Figure 4: Kachin and Shan State Violence
KIA is a lead member of the Northern Alliance in which the Arakan Army (AA) and TNLA (Ta’ang National Liberation Army) are the other high activity members. These groups are also independently active: the Arakan Army (AA) currently operates in both Rakhine and Kachin state, having established itself initially outside Rakhine despite claiming the establishment of a self-governing Rakhine zone as the movement’s goal. The AA group is also against any Muslim and Rohingya activity in Rakhine state. In recent months, attacks between the state and the Arakan army have grown, possibly a reaction to the military occupation of Rakhine state by State forces. In November 2017, the government launched an offensive in Chin’s State Paletwa Township near the Myanmar-India border against the AA. This is one of several large-scale assaults on the regional group.
Finally, the TNLA (Ta’ang National Liberation Army) is currently operating in Kachin and Shan States, and in addition to the KIA, are the most capable insurgents that the Myanmar government is currently engaging with. TNLA and KIA soldiers attacked government military headquarters in Kachin state government army base camps and the Lashio-Muse Highway, a main thoroughfare in northern Shan state. Fighting has continued between the national army and TNLA in Kyaukme, Namhsan, Namtu, and Kutkai townships, where the government is using more sophisticated, but less precise, hardware including helicopter attacks (TNLA forces in Shan state report over 50 past incidences).
TNLA and the Restoration Council of Shan State (also known as the Shan State Army-South (a Nationwide Ceasefire Agreement signatory) clash over territorial infringement and control rights. The TNLA justify their expansion into SSA-S areas by claiming government troops and Pyithu Sit militias have engaged in extrajudicial executions, forced relocations and labor, and routine torture while the SSA-S remains complicit through inaction. The military, TNLA and RCSS/SSA are regularly engaged in armed clashes in northern Shan State.
There are myriad of alliances that structure the interactions in Myanmar’s conflict environment. As demonstrated here, some critical alliance structures have recently formed: TNLA and KIA are members of the Federal Political Negotiation and Consultative Committee (FPNCC), which has called for a political dialogue with the government and for peace talks as a coalition rather than as individual members. The Northern alliance and the FPNCC/ Pangkham political alliance (which includes the United Wa State Army (UWSA), the Kachin Independence Army (KIA), the Shan State Progressive Party (SSPP), the TNLA, the Myanmar National Democratic Alliance Army (MNDAA), the Arakan Army (AA) and the National Democratic Alliance Army (NDAA)) attempt to negotiate contentious issues within the EAO communities, in order to reassert their combined strength. but as with many other non-state groups, despite their different agenda (and occasionally contesting agendas) they consider themselves better organized as a cohesive and coherent unit, rather than individual groups. Efforts to get United Wa State Party to be a coordinating leader of the northern groups is a significant development, and these umbrella organizations challenge the marginalization of nonsignatory EAOs who comprise 80 percent of all non-state armed groups.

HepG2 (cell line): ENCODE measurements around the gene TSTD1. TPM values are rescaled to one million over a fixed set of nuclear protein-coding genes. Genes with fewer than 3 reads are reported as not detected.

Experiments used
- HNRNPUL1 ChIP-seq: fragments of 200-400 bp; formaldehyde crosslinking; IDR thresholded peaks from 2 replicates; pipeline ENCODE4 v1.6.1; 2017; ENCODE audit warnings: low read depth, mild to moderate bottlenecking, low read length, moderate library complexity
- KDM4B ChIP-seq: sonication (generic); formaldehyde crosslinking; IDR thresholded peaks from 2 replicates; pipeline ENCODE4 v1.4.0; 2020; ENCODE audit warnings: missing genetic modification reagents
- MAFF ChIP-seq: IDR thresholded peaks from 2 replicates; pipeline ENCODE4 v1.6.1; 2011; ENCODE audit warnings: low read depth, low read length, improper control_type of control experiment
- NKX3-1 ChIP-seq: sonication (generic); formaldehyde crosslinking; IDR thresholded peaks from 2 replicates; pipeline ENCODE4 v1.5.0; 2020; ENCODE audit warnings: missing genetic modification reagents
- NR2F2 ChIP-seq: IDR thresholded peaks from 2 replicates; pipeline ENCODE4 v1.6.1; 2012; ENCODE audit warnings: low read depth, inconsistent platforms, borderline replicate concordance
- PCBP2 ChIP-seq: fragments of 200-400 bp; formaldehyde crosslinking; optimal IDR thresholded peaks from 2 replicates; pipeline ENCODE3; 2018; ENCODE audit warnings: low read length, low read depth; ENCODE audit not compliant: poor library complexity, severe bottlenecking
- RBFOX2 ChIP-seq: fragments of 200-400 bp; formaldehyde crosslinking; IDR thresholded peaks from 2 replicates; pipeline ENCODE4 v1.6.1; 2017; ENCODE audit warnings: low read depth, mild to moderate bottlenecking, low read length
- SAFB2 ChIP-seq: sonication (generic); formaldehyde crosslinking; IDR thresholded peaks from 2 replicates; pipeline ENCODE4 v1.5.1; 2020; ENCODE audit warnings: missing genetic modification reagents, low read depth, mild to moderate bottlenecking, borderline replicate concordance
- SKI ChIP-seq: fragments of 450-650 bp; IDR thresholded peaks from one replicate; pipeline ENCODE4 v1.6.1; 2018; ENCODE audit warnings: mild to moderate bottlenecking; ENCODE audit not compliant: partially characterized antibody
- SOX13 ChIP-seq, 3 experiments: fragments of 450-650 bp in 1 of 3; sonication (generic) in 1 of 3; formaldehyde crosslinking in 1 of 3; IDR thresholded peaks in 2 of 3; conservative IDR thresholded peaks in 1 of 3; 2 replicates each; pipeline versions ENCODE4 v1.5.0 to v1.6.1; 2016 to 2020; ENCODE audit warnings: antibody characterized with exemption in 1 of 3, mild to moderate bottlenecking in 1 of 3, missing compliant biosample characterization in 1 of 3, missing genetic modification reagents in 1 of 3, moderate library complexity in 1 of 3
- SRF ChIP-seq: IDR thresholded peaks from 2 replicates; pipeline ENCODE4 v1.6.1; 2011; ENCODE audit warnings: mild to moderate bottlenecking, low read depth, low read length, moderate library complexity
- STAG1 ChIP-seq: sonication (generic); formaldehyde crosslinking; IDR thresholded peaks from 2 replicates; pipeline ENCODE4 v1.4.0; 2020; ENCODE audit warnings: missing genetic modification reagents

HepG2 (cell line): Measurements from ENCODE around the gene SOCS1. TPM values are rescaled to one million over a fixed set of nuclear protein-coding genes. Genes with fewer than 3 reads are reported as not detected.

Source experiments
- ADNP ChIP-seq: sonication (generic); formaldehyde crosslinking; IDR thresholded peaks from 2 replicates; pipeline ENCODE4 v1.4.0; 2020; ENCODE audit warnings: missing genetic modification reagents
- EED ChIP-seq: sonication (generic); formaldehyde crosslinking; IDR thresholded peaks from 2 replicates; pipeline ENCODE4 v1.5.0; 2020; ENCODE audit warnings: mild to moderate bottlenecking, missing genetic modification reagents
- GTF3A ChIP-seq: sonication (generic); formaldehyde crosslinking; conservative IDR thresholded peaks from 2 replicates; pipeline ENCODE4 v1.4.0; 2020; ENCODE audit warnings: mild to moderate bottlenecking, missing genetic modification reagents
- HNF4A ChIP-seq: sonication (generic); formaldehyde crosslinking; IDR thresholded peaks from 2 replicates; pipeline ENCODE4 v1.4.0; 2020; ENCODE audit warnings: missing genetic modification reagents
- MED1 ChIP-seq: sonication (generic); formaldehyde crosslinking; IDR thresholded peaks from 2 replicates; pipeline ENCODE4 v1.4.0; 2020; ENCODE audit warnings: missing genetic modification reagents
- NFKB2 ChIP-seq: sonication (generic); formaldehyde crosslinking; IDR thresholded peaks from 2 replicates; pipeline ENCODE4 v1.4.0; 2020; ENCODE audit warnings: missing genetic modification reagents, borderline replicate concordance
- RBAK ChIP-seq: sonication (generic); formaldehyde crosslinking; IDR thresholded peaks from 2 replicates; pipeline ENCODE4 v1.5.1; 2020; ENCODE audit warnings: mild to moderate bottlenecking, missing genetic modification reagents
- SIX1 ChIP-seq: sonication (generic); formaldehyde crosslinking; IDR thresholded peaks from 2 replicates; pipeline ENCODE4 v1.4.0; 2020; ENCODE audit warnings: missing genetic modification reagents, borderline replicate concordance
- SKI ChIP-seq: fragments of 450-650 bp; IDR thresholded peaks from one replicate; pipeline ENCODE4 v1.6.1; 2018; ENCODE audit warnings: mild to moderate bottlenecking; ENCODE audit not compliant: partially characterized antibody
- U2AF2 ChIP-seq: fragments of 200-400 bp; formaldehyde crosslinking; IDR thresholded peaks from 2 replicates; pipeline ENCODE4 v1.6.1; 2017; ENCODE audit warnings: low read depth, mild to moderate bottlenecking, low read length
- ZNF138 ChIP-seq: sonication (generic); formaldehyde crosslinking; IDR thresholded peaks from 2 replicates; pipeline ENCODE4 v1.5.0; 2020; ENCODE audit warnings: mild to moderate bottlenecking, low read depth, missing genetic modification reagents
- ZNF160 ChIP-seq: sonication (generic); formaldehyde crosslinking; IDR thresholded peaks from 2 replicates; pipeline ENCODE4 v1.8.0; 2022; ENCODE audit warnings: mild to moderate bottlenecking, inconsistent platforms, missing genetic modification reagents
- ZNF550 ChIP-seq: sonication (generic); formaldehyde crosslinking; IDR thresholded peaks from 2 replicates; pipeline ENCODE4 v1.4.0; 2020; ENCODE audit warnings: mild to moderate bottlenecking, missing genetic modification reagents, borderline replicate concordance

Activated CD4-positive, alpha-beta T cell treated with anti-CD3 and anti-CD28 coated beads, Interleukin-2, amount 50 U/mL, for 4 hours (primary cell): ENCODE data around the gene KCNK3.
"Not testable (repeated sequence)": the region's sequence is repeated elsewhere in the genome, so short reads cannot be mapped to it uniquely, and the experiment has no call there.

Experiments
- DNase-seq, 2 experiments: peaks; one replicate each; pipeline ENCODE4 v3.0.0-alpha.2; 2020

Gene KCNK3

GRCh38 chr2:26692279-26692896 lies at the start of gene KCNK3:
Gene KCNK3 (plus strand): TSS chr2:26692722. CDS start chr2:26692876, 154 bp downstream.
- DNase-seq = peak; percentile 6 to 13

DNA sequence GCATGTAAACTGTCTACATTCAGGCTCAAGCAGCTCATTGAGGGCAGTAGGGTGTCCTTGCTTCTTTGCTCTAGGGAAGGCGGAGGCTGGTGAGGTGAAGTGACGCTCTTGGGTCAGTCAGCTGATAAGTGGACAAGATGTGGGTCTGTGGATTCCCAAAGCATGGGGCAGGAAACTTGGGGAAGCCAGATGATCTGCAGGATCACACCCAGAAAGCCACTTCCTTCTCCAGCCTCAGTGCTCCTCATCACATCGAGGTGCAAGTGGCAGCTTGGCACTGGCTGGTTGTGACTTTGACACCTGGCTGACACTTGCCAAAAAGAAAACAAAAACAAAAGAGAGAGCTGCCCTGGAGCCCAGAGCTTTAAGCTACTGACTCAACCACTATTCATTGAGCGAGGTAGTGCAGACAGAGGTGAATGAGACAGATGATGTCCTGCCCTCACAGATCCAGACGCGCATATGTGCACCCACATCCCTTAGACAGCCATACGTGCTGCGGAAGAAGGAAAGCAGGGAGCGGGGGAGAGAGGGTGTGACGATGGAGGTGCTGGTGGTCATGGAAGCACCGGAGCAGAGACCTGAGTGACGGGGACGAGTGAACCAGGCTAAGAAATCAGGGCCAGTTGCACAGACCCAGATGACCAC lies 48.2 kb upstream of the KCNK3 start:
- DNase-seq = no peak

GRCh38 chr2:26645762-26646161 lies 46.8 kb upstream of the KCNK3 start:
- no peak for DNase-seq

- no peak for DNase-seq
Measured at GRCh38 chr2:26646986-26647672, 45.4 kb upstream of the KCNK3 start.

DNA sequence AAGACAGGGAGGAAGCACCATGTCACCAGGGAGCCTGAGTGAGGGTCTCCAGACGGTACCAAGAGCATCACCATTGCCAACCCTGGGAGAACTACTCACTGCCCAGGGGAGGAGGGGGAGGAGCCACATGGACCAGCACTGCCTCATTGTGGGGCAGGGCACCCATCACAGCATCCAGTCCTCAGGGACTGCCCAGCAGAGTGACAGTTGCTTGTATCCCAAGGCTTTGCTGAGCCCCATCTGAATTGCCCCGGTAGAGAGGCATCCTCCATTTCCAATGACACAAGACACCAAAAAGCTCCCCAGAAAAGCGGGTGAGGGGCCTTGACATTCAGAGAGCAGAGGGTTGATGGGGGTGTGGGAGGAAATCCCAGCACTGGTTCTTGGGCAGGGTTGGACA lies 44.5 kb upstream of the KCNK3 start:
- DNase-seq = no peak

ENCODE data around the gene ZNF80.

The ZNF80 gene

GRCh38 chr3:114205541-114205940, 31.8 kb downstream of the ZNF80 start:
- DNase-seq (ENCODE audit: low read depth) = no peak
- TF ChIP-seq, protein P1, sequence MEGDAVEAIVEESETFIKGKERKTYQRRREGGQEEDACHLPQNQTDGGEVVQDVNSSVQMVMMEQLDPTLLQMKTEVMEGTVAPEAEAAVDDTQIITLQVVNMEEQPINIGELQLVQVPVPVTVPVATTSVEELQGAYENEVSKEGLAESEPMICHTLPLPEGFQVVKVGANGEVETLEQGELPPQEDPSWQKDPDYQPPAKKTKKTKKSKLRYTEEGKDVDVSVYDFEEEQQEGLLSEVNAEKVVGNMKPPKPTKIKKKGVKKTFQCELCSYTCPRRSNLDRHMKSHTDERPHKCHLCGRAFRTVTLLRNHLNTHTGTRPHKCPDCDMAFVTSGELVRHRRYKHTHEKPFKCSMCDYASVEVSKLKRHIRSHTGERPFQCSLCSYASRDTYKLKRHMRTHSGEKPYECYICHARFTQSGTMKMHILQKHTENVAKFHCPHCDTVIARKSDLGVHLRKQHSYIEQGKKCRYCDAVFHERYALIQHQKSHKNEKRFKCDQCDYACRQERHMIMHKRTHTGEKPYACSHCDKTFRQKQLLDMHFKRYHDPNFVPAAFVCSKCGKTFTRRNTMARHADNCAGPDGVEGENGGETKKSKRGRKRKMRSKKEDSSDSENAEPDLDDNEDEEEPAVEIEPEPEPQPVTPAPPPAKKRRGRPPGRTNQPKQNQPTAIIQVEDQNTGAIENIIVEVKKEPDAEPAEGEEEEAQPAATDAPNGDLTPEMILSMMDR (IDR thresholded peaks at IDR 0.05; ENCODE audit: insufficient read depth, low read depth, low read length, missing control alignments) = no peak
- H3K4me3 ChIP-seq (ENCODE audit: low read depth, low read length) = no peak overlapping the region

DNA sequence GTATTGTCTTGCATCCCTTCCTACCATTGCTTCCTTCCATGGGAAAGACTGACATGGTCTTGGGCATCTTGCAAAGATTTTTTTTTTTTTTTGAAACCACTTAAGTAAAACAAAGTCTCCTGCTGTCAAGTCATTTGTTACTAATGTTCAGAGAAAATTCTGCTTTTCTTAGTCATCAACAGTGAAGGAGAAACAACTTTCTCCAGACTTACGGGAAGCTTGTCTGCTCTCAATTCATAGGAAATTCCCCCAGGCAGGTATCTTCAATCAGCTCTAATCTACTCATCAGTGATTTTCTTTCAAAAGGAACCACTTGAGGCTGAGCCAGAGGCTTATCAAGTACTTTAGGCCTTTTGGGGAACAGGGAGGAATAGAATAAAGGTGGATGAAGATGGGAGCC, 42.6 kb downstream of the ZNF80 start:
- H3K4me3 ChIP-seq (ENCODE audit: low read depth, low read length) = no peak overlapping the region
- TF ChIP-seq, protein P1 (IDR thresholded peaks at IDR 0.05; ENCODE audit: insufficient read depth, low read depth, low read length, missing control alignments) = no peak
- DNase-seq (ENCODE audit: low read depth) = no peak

Indeed, the networks that define the current state of Myanmese conflict indicate that the non-state groups are cooperating in order to force the government from destroying individual groups. These alliances are also the site of infighting, which is why network alliance structures are volatile and spoilers are common. Figure 5 is a network map which shows both the current active alliances, their members and the intersection between each group’s spatial signature and their network. As noted in this network, there is little cohesion between regional, alliance or consortium non-state group members. Each group may see the benefit in temporary alliances, but those connections are fragile and subject to volatility.